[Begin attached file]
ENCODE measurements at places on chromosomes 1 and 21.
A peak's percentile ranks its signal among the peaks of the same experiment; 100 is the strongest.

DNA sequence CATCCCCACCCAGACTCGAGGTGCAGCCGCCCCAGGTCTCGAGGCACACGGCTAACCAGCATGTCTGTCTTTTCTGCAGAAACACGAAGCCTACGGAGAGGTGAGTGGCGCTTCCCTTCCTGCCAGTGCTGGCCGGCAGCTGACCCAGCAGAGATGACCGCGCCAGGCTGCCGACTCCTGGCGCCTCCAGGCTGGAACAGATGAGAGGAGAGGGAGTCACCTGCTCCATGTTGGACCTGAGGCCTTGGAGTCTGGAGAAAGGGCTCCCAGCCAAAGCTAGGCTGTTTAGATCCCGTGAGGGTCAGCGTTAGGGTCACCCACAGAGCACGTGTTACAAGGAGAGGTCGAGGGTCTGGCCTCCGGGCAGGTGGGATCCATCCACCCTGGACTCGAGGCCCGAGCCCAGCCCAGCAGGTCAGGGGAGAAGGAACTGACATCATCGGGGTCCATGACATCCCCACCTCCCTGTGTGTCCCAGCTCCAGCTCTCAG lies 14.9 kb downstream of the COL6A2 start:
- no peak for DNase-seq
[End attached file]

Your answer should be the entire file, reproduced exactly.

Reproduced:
ENCODE measurements at places on chromosomes 1 and 21.
A peak's percentile ranks its signal among the peaks of the same experiment; 100 is the strongest.

DNA sequence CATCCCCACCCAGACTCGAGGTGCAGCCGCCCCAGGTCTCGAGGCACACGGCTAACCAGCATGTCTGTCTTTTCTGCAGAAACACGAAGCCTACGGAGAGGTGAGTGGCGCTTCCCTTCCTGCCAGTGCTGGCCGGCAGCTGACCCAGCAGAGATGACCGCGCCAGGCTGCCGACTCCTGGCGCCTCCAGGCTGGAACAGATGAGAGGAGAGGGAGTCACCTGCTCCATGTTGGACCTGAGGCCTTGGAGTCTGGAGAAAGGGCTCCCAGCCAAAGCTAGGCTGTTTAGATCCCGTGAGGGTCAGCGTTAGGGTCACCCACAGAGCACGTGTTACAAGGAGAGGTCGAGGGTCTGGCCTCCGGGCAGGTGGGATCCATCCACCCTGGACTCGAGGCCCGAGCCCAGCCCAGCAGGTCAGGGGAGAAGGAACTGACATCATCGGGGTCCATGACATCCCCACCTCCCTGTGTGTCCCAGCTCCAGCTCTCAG lies 14.9 kb downstream of the COL6A2 start:
- no peak for DNase-seq